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The Conus Biodiversity Website


  Conus gabelishi da Motta & Ninomiya in da Motta, 1982.

Range: W. Australia from the Albany area to Jurien Bay.

Description: Usually moderately small and moderately light. Last whorl usually conical, sometimes ventricosely conical or broadly conical to broadly and ventricosely conical; outline convex at adapical fourth to third, almost straight below; left side constricted above base. Shoulder broadly carinate. Spire of low to moderate height, outline nearly straight. Larval shell of 1.5- 1.75 whorls, maximum diameter 1.1-1.2 mm. Teleoconch sutural ramps convex, with 0-2 increasing to 4 major spiral grooves; 1-2 intervening ribs often located high on sutural ramps. Last whorl with weak to distinct, well separated spiral grooves at base; ribbons between grade to ribs at anterior end.

Shell Morphometry
  L 23-38 mm
  RW 0.06-0.11 g/mm
  RD 0.64-0.71
  PMD 0.84-0.88
  RSH 0.09-0.16

Ground colour white. Last whorl with well separated spiral rows of alternating white and orange bars and with fusing orange clouds and spiral bands. Pattern may cover entire last whorl evenly or leave a spiral ground-colour band below centre and somewhat above base. Larval whorls white. Postnuclear sutural ramps with orange radial markings. Aperture translucent to white.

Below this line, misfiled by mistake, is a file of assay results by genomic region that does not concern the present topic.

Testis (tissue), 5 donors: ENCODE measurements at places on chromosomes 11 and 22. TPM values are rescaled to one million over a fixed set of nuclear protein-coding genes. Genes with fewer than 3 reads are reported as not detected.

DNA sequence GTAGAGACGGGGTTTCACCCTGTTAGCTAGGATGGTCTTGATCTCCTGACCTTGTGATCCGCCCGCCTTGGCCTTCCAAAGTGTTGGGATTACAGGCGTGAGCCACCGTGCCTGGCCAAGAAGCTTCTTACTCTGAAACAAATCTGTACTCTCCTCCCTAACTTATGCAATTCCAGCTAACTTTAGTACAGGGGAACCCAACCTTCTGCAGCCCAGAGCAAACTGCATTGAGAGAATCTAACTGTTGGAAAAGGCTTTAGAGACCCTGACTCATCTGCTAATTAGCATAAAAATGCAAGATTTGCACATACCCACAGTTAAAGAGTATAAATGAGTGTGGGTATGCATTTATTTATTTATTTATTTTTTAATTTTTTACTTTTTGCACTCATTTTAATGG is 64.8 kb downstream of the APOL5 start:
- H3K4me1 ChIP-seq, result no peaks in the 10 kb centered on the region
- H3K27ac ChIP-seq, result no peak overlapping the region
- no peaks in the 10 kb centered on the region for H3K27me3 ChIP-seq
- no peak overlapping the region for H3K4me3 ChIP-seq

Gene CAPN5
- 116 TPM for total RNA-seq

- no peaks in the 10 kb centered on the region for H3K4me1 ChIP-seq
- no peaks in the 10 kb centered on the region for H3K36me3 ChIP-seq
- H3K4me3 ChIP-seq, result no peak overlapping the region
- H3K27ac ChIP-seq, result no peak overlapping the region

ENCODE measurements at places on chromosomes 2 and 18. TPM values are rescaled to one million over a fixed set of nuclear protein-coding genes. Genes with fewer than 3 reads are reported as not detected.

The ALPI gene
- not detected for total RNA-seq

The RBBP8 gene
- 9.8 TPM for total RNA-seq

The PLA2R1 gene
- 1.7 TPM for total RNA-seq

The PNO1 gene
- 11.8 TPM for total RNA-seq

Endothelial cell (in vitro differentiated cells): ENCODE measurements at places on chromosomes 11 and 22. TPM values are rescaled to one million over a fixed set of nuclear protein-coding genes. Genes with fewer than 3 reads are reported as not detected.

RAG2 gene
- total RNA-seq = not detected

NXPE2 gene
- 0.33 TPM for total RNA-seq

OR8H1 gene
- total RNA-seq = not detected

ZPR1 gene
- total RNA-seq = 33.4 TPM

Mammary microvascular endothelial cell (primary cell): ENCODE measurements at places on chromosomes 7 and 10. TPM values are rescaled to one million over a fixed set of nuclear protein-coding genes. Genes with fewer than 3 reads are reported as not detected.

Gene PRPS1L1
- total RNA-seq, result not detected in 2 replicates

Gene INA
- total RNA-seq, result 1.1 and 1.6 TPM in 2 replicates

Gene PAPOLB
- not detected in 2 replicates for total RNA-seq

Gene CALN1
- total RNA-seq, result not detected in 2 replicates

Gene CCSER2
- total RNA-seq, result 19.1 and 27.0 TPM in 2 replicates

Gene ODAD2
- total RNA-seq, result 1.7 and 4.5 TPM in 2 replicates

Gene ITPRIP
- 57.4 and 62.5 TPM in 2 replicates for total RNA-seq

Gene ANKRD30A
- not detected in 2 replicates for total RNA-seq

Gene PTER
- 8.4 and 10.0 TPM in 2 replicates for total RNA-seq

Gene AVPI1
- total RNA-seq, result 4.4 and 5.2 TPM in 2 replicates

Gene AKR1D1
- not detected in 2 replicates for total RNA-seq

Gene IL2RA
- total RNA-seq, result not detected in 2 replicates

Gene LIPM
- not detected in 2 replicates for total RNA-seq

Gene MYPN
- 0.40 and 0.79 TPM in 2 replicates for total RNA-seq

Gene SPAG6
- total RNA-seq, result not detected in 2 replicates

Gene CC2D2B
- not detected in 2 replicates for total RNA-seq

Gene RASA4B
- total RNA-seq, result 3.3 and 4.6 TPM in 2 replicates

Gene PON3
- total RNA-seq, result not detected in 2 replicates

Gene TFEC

Periostracum thin and translucent.

Habitat and Habits: In 120-230 m.

Discussion: C. gabelishi may be similar in pattern to specimens of C. cocceus. The latter species can be distinguished by its more ventricose or ovate last whorl (PMD 0.71-0.85), generally higher and convex spire (RSH 0.13-0.22), and in its less distinct shoulder.

Range Map Image

C. gabelishi range map

This section contains verbatim reproductions of the accounts of 316 species of Conus from the Indo-Pacific region, from Manual of the Living Conidae, by Röckel, Korn and Kohn (1995). They are reproduced with the kind permission of the present publisher, Conchbooks.

All plates and figures referred to in the text are also in Röckel, Korn & Kohn, 1995. Manual of the Living Conidae Vol. 1: Indo-Pacific Region.

The range maps have been modified so that each species account has it own map, rather than one map that showed the ranges of several species in the original work. This was necessary because each species account is on a separate page on the website and not confined to the order of accounts in the book.


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